Our Grandmothers' Words: Traditional Stories for Nurturing is a 64-page resource offering readers guidance about Mi’kmaq traditional wisdom for pregnancy and birth. Traditional child raising practices recognize that you begin to raise a child from the moment you know you are pregnant. This book shares the Grandmother’s understandings for pregnancy and birth as well as some traditional stories that are used to help guide and nurture parents and children as they grow together.
The Ice King is written by Allison Mitcham about a Mi'kmaw youth long ago who outsmarted the Ice King. This traditional Mi'kmaq legend offers the account in English, French, and Mi'kmaq. The French text, Le Roi de Glace, is translated by Corinne Gallant; the Mi'kmaq version, Mkumiey Eleke'wit, is written by Serena M. Sark. Because they did not know how to defend themselves against the Ice King, the inhabitants of a Mi'kmaq village risked death every winter - until a day when a brave Mi'kmaw dared to stand up to him. Will he manage to subdue this formidable enemy?
Living in Harmony, Mino-nawae-indawaewin is the second title by Ojibwe linguist and storyteller Basil Johnson in the Anishinaubaemowin Series. This collection, commissioned by Zagamok Wasseyaankaan Anishinaabebigewin, contains 10 stories in English. The Ojibwe language version follows each story. These legends and oral traditions are meant to be read aloud resources for elementary students. They are also suitable for adult literacy students and anyone interested in knowing more about Anishinaabe traditional stories.
Rainbow Crow Nagweyaabi-Aandeg is the 2012 bilingual picture book by Métis storyteller and author David Bouchard retelling of a traditional Lenape story. The story is set long ago before two leggeds walked on Mother Earth. There was a great cold and the animals formed a council to discuss the matter. They decided someone had to seek help from the Creator. Rainbow Crow, a most colourful bird, was selected because she had a beautiful voice that would surely impress the Creator. She flew into the heavens and won fire from above.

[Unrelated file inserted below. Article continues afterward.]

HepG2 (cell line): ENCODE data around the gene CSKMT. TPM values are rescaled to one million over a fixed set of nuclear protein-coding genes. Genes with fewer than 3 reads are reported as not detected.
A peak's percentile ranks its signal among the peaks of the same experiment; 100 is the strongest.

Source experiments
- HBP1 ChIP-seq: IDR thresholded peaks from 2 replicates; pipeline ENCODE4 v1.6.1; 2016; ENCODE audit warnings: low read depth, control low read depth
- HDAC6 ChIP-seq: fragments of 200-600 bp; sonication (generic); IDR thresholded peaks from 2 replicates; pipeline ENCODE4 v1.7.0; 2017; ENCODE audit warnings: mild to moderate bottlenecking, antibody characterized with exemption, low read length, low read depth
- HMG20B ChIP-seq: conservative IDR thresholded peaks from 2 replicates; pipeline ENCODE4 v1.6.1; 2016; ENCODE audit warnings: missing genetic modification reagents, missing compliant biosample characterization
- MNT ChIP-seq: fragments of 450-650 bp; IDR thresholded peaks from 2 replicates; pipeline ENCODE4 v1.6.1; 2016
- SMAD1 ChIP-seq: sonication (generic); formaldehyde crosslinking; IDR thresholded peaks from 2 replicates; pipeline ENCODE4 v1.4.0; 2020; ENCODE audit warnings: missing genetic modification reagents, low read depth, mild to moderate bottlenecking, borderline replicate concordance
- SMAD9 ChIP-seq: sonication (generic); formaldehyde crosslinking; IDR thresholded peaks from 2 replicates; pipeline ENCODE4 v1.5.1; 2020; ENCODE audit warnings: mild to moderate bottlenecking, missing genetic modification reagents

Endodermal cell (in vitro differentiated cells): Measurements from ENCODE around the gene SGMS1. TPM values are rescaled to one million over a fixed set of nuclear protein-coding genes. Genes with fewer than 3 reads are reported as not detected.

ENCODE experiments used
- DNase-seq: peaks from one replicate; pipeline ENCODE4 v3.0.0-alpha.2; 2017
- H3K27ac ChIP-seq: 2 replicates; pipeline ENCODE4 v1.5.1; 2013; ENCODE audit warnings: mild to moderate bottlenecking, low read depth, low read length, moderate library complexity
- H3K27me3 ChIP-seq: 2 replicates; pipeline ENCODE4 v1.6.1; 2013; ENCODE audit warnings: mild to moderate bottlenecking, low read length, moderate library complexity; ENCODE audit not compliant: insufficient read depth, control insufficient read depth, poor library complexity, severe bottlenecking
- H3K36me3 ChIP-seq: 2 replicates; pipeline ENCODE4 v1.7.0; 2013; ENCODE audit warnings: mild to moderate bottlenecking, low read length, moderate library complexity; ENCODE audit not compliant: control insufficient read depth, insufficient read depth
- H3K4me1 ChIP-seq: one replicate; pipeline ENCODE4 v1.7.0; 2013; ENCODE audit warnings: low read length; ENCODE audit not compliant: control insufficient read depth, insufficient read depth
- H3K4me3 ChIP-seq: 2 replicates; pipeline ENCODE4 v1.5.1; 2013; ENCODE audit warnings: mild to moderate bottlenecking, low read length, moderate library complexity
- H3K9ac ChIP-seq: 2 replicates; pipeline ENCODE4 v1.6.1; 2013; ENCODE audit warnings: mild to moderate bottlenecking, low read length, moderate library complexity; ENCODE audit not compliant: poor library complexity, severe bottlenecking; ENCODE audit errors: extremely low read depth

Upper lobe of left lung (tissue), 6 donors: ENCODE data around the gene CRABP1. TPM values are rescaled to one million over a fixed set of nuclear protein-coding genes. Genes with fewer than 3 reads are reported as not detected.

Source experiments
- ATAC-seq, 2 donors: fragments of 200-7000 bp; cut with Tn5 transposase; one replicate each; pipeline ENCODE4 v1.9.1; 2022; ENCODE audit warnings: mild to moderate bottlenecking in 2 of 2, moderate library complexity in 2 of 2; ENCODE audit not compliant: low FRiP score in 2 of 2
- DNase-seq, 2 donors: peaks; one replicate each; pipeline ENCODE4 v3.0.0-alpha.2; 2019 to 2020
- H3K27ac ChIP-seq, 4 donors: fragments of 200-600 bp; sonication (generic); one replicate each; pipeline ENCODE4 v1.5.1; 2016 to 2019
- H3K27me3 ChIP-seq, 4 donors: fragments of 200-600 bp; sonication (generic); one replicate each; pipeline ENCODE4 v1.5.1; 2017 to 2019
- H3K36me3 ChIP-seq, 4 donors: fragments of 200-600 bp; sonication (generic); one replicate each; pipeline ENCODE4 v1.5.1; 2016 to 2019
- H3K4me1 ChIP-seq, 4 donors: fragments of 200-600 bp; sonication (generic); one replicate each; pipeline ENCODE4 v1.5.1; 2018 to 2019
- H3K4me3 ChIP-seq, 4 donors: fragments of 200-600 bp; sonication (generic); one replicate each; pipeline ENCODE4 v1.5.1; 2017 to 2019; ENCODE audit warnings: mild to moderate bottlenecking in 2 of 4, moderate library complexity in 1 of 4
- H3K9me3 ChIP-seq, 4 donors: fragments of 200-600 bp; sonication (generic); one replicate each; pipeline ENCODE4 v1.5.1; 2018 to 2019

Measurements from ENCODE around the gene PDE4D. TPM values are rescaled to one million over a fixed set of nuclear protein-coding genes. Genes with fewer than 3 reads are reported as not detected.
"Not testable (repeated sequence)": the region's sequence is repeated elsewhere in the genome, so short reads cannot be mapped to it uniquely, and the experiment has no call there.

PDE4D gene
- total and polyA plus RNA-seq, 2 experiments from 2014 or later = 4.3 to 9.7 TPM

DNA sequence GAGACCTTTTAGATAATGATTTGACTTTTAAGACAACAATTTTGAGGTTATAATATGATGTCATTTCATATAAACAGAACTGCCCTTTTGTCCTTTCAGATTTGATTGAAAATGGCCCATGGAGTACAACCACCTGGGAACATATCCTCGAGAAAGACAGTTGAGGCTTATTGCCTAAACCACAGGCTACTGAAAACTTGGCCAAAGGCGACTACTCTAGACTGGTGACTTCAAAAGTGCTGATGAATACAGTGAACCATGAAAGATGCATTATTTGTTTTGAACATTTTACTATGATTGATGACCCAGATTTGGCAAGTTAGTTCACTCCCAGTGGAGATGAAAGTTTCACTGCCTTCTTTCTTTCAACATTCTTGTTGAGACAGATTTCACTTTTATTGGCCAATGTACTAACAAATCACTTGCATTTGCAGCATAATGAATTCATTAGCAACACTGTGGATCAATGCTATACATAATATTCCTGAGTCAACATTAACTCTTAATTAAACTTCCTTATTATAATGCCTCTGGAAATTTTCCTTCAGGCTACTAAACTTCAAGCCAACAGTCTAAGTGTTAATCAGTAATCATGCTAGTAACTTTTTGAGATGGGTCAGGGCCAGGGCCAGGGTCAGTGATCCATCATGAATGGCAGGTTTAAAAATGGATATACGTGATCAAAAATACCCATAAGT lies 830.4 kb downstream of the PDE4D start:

Aninâtigo-anîbîshan Kichi-makwang, The Maple Leaves of Kichi Makwa, Les feuilles d'erable de Kichi Makwa is a trilingual, children picture book by Kitigan Zibi Algonquin poet and storyteller Albert Dumont. This 25-page illustrated book features the story about the Maple Leaves and why they turn colour every autumn in Algonquin, English, and French. This story explains how the maple leaves turn into bright reds, oranges, and yellows every fall. The story begins with the green maple leaves complaining how boring their leaves appear.
Corneille Arc-en-ciel Nagweyaabi-Aandeg is the French edition of Rainbow Crow Nagweyaabi-Aandeg, the 2012 bilingual picture book by Métis storyteller and author David Bouchard retelling of a traditional Lenape story. The story is set long ago before two leggeds walked on Mother Earth. There was a great cold and the animals formed a council to discuss the matter. They decided someone had to seek help from the Creator. Rainbow Crow, a most colourful bird, was selected because she had a beautiful voice that would surely impress the Creator. She flew into the heavens and won fire from above.
Call of the Fiddle completes the trilogy of a young boy as he embraces his Métis heritage and carries on his family's traditions. Wilfred Burton and Anne Patton capture Batoche's history and significance with their words, while Sherry Farrell Racette brings the land and Métis culture to life with her vibrant illustrations. Join Nolin one last time as he hears the rollicking rhythm of the Red River Jig, learns of tearful memories, and experiences the excitement of jigging at Batoche.
Relatives With Roots: A Story About Métis Women's Connection to the Land is a heartfelt bilingual (English/Michif) story about a Métis grandmother who takes her granddaughter out into the bush to teach her how to pick traditional medicines. As the granddaughter learns the traditional beliefs and stories about how the Métis people use the plants for food and medicine, she feels happy to be a Métis child with access to such wonderful cultural knowledge.
Métis storyteller takes a Kwakwaka'wakw-inspired story about the important role of Grandmother Moon in the lives of the Earth's peoples and creates a bilingual (English/Kwak'wala) picture book. Moving colour art images by Andy Everson captures the mood of the story in surprising detail. Kwak'wala translation by Pauline Alfred and Pewi Alfred. The accompanying audio CD includes the story in English and Kwak'wala, with flute music provided by Mary Youngblood.